HMI - Alarms

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In general Alarms in control systems are set of predefined conditions. Those conditions signal an abnormal condition. The main purpose of an alarm is to signal that something has gone wrong, or that particular stage of processing has been reached. For example, an alarm might indicate that the oil level in hydraulic tank has reached a low level or very low level, or very simply an alarm can signal the end of a shift.

Alarm Levels

Every alarm is associated with a level of severity or priority that indicates how critical or how important or even any intervention is needed. In the case of the low oil level in the hydraulic system then the intervention of the operator is needed to refill the hydraulic tank with oil as soon as possible. In the case of very low oil level then the hydraulic system is in very critical condition and hence it should be shut down to prevent any damage to the machines and to the equipments. By contrast, in the case of the end of a shift, the severity would be minimal. The severity of an alarm usually depends upon the circumstances, the factory application, the nature of the equipment, safety, availability of backup systems, potential costs of damage or downtime and so on.

Alarm Purpose

One of the major purposes of an alarm is to alert the operator of any abnormal condition being monitored. The operator should then acknowledge the alarm, indicating that he/she has been seen it. This is separate from the issue of taking corrective action, if any, which might not happen right away. It is also separate from the issue of whether the alarm condition returns to normal, which it might do on its own, even without any external intervention. For example when an high temperature is reached, if the cooling fan start, it will cool down the system and hence the alarm condition will no longer exists. Acknowledgment merely indicates that someone has noticed the occurrence of the alarm. A high or medium priority alarm usually requires acknowledgment, while a very low priority alarm might not. Although the condition that generated the alarm may go away the alarm itself is not considered handled until it is acknowledged. This is very important and it could be useful to improve and optimize the system.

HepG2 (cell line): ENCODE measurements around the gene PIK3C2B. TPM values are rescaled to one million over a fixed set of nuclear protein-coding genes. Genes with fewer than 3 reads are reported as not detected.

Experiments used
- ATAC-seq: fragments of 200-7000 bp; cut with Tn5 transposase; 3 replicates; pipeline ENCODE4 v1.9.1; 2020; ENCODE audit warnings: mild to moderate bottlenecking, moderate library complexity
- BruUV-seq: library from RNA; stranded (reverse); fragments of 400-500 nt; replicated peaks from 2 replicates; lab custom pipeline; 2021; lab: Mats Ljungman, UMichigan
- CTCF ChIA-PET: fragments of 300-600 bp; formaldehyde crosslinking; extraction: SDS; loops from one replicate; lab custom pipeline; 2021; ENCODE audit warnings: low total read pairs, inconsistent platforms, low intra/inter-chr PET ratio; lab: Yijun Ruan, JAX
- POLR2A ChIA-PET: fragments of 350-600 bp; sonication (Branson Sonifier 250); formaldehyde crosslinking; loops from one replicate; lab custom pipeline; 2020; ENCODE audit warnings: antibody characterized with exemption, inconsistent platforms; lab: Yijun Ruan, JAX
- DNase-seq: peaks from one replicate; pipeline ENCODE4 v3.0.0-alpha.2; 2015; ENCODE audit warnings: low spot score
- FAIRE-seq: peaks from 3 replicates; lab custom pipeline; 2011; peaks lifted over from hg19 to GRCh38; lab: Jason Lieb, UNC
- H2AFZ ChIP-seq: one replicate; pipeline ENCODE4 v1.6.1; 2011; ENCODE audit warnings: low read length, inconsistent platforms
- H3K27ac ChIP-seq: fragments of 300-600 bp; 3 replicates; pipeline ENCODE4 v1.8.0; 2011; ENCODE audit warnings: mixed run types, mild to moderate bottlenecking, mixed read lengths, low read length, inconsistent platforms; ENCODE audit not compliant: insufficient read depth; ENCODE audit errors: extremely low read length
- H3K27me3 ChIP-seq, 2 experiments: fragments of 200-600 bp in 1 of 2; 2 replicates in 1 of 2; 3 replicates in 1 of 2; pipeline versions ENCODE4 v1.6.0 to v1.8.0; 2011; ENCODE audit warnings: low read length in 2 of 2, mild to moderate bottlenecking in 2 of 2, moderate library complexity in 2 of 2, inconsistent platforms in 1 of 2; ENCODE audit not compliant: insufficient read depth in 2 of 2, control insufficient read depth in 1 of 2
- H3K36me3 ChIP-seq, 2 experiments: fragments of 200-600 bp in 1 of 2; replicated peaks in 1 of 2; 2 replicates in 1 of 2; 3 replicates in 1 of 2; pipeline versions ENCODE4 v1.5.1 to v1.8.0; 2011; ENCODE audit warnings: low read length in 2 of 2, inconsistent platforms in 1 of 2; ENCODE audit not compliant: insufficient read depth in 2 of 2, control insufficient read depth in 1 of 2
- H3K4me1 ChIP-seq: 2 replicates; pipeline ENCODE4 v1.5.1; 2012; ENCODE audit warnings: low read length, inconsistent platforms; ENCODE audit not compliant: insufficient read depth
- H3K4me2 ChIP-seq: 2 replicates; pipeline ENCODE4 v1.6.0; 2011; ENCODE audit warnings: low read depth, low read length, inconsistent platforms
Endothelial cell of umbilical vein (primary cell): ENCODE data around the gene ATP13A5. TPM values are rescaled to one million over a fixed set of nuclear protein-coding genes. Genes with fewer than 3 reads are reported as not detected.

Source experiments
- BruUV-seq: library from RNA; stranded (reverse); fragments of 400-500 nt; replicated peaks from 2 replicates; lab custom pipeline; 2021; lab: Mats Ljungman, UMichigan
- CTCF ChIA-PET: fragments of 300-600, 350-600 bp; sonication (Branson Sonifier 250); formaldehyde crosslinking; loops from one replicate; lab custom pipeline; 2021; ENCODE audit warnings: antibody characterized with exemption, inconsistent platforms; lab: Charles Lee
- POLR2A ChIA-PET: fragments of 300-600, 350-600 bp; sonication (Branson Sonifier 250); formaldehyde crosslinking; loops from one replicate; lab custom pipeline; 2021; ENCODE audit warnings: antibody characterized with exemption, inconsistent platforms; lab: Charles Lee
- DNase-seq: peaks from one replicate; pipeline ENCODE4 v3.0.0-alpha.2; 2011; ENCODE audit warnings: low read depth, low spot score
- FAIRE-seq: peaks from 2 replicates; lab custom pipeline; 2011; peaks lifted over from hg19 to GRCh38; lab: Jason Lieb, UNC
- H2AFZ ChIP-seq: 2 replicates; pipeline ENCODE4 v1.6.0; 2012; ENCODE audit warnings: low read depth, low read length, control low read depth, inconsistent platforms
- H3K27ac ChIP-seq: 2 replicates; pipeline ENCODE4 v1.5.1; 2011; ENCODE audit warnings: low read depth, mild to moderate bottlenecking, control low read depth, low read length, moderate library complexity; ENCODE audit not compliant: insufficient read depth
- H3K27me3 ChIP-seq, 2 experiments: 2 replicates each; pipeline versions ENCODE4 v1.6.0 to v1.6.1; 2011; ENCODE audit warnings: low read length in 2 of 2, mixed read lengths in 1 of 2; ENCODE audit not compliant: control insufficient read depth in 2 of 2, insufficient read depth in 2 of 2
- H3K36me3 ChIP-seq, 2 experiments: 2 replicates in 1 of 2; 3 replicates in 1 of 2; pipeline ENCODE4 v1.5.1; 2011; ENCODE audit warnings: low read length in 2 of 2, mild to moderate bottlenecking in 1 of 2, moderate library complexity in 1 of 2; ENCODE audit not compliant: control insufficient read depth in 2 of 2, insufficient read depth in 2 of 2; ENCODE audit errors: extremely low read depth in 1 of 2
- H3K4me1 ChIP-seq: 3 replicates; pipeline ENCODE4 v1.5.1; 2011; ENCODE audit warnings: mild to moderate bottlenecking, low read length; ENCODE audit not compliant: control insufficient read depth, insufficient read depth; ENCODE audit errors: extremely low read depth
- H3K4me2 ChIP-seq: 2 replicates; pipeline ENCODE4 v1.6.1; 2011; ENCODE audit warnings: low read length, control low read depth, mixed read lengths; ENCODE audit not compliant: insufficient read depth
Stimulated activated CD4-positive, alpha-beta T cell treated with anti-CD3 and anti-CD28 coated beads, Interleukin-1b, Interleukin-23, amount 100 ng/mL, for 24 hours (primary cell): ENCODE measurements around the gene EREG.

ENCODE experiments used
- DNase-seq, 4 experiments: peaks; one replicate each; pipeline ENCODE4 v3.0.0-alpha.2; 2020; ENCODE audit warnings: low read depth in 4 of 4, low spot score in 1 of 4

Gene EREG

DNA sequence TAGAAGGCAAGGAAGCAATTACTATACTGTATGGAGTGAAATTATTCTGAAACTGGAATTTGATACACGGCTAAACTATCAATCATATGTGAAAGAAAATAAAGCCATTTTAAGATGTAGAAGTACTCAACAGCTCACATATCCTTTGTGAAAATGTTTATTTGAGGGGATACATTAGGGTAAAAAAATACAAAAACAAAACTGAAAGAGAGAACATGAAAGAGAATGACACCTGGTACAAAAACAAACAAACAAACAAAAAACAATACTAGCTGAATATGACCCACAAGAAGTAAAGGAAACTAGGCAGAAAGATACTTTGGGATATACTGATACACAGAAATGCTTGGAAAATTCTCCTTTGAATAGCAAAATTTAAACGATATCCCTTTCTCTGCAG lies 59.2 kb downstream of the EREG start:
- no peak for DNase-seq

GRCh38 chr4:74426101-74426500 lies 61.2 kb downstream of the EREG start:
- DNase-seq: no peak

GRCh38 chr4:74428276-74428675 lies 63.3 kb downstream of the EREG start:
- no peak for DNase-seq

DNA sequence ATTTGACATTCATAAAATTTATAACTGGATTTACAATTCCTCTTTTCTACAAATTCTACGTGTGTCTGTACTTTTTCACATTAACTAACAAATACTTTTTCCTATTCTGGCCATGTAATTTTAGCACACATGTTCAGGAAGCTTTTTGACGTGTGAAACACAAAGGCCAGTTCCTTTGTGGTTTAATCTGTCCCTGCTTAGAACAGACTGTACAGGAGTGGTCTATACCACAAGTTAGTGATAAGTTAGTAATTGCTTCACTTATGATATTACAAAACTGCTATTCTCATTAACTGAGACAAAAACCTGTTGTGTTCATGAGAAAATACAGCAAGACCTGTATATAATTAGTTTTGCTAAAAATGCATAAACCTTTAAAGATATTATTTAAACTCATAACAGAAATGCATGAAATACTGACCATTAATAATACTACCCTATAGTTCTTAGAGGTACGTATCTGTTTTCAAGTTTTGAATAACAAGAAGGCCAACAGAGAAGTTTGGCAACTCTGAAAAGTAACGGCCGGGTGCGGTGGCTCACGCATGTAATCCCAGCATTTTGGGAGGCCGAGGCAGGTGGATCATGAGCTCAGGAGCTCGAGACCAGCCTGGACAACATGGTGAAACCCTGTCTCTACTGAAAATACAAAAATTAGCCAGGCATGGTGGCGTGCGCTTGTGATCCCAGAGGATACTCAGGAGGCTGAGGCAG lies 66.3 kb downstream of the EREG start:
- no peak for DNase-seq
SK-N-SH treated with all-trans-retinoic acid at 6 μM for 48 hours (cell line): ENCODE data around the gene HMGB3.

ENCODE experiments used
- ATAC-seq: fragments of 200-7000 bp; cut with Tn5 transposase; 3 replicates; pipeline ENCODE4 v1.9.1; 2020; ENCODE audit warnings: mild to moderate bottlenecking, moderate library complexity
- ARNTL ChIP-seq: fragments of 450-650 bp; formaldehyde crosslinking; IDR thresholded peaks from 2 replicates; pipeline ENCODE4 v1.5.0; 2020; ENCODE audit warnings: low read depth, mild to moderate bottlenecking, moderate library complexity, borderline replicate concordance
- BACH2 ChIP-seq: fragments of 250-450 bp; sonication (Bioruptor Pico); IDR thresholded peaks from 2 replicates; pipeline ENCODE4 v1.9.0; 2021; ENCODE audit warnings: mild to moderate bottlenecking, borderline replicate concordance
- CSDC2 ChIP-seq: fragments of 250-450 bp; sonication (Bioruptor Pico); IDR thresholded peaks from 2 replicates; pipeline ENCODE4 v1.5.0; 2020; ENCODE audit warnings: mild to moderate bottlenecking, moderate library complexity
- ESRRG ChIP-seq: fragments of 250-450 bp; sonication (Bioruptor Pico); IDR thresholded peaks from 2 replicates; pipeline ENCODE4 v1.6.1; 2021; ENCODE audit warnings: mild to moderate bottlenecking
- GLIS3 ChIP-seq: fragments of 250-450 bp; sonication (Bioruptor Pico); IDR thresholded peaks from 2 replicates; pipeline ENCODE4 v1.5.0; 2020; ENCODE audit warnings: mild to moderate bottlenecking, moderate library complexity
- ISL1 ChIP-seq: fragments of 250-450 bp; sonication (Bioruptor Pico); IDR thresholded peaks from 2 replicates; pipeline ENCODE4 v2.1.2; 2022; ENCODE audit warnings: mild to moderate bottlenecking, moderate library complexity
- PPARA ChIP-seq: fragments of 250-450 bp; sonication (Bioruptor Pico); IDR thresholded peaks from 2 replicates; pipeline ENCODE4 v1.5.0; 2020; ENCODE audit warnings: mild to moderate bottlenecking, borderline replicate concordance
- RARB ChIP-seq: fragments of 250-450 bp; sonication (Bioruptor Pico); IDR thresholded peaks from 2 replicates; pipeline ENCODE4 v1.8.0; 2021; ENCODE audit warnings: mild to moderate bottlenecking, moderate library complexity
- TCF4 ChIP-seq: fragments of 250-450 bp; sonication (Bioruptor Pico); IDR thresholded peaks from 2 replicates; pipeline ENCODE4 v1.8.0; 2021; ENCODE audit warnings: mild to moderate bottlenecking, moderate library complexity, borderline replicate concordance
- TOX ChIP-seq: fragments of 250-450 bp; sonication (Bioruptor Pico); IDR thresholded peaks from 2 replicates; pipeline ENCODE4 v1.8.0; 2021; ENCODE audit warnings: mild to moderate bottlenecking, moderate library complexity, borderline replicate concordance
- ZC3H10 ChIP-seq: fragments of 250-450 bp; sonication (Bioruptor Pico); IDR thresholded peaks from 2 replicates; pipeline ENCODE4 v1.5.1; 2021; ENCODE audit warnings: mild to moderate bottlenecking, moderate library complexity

Alarm Groups

Alarms may be organized into groups this facilitates the tracking and the management. Groups might represent different areas of a system or even subsystems, and equipment, operator responsibility or a specific functionality.

Alarm Types

There exist two types of alarms

  • Real Time Alarms are the alarms that show the current alarms in the system.
  • Historical alarms alarms are simply the logging of real time alarms. This will give a historical of the alarms that will allow system engineers to prevent alarms.

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